This is an interesting way of putting it, "denominationalism".  While it is true we all share the same sacraments, I think it is quite accurate to say that in many ways we are like denominations.  People always say we aren't broken up into different denominations because we share the sacraments, because a Greek can go to a Russian Church and have communion, but think about what that entails, and you wind up with something that looks quite a lot like a denomination! In order to share this common Eucharist, different jurisdictions require such a wide variety of things: in some you can just show up and partake no questions asked, in others you must have gone to confession at least since the last fasting period, in others you must have confessed that day or the night before, in others even if you have gone to confession with a priest the night before the priest distributing communion will not believe you when you tell him this and will refuse you communion (I have seen this happen).  Some unity we have there...

I hardly see the way parishes are run as making denominations exist. I have to sadly disagree. We are one Church, and to compare the Church to the Protestant "denominations" that have no Sacramental Unity or Common Faith is downright wrong.
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« Reply #25 on: June 23, 2008, 04:17:52 AM »

I hardly see the way parishes are run as making denominations exist. I have to sadly disagree. We are one Church, and to compare the Church to the Protestant "denominations" that have no Sacramental Unity or Common Faith is downright wrong.
I didn't say that we ARE denominations like Protestants. I recognize we are one church with one faith and common sacraments.  All I did was observe that in many ways, we operate LIKE we are denominations, and that we aren't really as united in practice as we often claim.
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« Reply #26 on: June 23, 2008, 04:20:34 AM »

I hardly see the way parishes are run as making denominations exist. I have to sadly disagree. We are one Church, and to compare the Church to the Protestant "denominations" that have no Sacramental Unity or Common Faith is downright wrong.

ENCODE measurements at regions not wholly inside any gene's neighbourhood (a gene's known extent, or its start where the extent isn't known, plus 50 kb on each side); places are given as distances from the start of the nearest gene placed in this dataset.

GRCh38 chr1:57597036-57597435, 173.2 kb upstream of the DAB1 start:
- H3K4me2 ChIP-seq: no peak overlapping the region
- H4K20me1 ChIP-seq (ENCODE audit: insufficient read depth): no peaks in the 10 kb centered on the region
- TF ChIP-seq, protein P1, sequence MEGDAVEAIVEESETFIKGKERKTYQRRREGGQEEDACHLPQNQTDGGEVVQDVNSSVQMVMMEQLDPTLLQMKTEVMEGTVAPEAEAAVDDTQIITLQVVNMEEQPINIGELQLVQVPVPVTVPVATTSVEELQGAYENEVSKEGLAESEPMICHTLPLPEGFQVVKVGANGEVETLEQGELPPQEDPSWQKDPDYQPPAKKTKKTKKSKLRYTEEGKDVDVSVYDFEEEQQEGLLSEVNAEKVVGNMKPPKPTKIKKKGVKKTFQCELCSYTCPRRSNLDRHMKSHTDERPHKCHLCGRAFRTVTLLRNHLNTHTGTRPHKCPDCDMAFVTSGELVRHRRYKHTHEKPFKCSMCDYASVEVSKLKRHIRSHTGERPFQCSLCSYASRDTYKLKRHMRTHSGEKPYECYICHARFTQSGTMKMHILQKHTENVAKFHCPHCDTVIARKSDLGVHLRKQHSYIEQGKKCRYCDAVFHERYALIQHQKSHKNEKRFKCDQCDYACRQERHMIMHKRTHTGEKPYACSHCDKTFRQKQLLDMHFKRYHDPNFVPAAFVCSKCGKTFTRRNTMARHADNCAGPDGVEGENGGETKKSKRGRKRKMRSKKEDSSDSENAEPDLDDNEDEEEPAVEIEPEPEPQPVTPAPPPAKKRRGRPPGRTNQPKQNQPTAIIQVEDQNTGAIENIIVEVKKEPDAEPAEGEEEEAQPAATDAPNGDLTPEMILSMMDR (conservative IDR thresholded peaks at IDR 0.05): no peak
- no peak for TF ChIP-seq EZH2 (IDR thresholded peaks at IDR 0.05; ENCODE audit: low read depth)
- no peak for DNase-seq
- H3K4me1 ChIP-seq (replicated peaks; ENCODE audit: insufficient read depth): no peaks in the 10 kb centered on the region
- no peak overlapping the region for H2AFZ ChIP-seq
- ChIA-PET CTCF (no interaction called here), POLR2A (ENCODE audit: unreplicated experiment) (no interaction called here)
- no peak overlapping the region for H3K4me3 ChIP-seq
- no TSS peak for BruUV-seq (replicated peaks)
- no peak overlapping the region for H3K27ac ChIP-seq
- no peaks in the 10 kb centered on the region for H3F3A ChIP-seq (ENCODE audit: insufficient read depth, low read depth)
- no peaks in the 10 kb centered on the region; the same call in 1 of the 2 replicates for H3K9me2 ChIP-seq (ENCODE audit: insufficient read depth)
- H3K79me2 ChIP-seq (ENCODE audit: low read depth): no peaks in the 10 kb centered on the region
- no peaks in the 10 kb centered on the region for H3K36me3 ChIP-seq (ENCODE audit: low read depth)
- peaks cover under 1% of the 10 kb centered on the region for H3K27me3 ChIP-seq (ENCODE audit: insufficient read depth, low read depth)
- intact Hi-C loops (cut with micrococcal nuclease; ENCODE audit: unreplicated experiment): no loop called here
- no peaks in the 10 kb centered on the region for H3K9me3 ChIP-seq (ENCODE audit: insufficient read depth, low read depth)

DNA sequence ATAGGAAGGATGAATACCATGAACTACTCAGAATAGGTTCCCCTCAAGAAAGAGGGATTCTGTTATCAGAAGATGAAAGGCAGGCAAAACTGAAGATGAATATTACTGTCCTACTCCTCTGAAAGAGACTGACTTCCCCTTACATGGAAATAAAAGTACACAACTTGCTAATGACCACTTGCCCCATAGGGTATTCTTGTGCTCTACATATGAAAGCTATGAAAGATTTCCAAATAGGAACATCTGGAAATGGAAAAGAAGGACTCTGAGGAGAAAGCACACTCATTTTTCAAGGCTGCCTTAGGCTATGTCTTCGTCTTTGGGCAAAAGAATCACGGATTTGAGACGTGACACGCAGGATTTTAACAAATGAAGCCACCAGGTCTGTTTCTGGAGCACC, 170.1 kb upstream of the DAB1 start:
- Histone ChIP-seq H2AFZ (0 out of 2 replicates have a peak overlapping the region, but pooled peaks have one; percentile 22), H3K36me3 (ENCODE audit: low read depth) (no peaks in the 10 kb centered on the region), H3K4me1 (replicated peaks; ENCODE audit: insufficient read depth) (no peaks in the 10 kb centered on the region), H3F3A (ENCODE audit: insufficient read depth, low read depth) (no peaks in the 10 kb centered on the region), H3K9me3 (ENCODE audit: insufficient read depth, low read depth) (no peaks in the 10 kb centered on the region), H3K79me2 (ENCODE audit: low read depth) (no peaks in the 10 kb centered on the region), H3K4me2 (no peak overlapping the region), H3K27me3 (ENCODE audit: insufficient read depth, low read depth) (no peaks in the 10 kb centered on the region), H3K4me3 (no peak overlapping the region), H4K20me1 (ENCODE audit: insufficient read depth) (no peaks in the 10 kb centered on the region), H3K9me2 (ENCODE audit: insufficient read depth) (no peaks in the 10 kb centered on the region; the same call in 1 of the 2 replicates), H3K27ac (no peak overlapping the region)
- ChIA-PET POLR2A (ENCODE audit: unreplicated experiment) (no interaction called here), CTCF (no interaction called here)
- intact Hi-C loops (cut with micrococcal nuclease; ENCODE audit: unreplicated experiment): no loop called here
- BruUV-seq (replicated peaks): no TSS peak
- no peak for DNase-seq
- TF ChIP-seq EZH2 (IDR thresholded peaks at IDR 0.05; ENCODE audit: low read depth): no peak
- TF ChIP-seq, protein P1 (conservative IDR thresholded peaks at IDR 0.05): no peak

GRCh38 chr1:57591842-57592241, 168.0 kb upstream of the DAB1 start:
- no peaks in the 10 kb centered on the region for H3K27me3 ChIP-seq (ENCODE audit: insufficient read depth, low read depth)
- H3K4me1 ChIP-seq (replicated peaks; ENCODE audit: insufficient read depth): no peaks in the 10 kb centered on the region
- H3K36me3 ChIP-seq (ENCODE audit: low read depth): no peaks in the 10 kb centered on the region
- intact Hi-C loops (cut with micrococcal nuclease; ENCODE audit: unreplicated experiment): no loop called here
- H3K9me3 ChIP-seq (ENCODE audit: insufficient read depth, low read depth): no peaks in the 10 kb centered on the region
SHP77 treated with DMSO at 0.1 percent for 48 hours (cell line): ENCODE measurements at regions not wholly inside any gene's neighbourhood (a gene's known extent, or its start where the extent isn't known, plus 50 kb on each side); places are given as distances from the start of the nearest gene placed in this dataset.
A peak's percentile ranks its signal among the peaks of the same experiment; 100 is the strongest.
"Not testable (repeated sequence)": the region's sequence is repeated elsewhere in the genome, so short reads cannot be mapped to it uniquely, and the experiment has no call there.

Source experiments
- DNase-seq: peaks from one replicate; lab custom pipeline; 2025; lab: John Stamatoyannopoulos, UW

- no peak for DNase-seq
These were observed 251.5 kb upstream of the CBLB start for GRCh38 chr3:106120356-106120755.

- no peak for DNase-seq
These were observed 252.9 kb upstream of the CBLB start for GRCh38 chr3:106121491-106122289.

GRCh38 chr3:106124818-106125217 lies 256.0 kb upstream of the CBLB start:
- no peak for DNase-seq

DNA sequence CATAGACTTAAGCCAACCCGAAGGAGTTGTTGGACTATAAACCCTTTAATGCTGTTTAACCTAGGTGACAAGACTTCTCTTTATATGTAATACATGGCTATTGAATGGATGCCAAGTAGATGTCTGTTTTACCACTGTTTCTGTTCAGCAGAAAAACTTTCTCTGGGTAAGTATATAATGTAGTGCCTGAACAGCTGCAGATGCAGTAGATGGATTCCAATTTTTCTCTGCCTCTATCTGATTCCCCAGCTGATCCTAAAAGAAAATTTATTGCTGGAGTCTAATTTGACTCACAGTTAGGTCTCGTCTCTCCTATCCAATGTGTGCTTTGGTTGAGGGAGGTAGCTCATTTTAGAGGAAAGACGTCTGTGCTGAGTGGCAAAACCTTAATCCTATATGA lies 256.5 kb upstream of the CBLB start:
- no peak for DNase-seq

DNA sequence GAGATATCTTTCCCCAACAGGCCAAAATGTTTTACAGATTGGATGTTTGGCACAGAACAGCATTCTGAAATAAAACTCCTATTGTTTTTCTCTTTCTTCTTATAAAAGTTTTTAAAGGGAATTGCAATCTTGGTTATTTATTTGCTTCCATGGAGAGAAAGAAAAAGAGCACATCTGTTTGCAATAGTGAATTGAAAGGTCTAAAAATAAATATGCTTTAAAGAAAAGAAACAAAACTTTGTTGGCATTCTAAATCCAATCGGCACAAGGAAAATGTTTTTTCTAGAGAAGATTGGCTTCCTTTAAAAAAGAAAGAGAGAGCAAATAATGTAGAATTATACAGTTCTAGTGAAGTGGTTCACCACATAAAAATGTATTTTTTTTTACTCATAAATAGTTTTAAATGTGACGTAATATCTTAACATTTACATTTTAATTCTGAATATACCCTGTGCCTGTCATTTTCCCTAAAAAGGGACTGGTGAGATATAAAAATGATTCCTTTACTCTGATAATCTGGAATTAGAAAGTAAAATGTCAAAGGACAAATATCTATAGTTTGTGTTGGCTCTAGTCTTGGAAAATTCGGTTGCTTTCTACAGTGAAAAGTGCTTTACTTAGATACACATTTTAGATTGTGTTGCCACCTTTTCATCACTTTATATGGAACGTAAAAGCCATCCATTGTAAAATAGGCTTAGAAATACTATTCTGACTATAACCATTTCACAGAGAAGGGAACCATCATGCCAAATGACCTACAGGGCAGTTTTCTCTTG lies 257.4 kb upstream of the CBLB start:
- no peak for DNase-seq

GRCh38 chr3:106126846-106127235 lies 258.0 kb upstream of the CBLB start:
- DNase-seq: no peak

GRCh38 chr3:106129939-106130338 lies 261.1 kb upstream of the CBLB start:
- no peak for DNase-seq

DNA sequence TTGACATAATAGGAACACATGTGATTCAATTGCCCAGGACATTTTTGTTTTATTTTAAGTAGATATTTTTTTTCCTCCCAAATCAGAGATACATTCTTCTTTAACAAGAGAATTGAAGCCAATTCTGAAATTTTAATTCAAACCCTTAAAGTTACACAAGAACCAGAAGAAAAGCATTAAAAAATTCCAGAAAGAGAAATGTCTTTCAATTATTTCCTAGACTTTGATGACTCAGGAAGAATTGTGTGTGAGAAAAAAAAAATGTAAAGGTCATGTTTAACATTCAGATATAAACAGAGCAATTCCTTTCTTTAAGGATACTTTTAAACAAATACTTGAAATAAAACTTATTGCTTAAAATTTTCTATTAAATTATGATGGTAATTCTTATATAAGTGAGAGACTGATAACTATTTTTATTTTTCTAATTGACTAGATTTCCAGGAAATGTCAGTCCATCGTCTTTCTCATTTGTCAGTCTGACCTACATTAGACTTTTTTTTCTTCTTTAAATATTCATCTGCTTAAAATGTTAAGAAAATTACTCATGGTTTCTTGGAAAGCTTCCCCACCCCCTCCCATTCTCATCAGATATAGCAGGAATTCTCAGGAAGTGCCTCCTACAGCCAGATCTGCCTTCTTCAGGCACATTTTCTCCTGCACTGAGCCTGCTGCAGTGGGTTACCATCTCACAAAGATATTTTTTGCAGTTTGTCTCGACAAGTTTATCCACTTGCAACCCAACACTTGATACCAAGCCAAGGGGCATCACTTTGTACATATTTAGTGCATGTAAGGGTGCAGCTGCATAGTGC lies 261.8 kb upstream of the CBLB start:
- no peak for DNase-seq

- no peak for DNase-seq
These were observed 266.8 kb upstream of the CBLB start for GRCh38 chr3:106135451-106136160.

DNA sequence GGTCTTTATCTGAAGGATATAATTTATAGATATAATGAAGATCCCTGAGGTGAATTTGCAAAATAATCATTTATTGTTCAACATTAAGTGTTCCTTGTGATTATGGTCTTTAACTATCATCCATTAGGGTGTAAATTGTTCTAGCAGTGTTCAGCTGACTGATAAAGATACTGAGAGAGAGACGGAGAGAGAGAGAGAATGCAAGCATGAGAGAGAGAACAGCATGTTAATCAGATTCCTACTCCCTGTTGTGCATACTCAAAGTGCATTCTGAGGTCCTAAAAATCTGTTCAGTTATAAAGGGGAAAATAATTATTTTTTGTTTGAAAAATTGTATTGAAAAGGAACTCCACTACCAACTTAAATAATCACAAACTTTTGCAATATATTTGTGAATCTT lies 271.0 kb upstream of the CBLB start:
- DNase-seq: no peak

But how do we appear to those outside the Church?
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« Reply #27 on: June 23, 2008, 04:34:35 AM »

But how do we appear to those outside the Church?

We appear fragmented to those outside the Church.
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« Reply #28 on: June 23, 2008, 02:03:53 PM »

OK...now to launch out...

There can be the same doctrine, same soteriology, same basic "liturgy" and same stance on modernistic innovations and you have the Presbterian Church in America (PCA), the Orthodox Presbyterian Church (OPC), the Associate Reformed Presbyterian Church (ARPC), the Reformed Presbyterian Church in North America (RPCNA) and possibly the Christian Reformed Church (CRC). Each has it's own "hierarchy," its own institutions, it's own departments of missions and evangelism, its own publications, etc.

How is that so different from Orthodox jurisdictionalism (aka denominationalism)?

Well, for starters, I think it'd be useful to back up a bit.  You're fond of saying (rightly) that the tendency to talk about "Protestants" or even the more specific group "Evangelicals" as if they were one, monolithic group is sad.  What's worse is misapplying the label to groups that don't technically belong to the group in question.  Be that as it may, what you've done here in the part I've quoted is comparing apples to apples -- Presbyterian groups to Orthodox groups -- whereas what usually gets done is the comparison -- and it is one that needs to be pointed out as often as it is, which is a good thing -- between Protestant groups as a whole and the Orthodox Church.  I would actually be comfortable with calling the abovementioned Presbyterian groups as "jurisdictions" of the same group -- differing primarily in ethnicity or region while maintaining sacramental and doctrinal (though not administrative) unity.  Not a small thing, and it's good that they're standing together against the more modernist, liberal innovators in the mainstream (if I remember correctly) sects of Presbyterianism.

But...while buzuxi did make some points which I think were rightly taken to task by PeterTheAleut, one major point that he made which I want to highlight was the following:

Why [are] there jurisdictions you ask? Because the churches here were established by greeks and slavs and arabs, and these jurisdictions still use these languages in their worship, its not because we broke away from each other.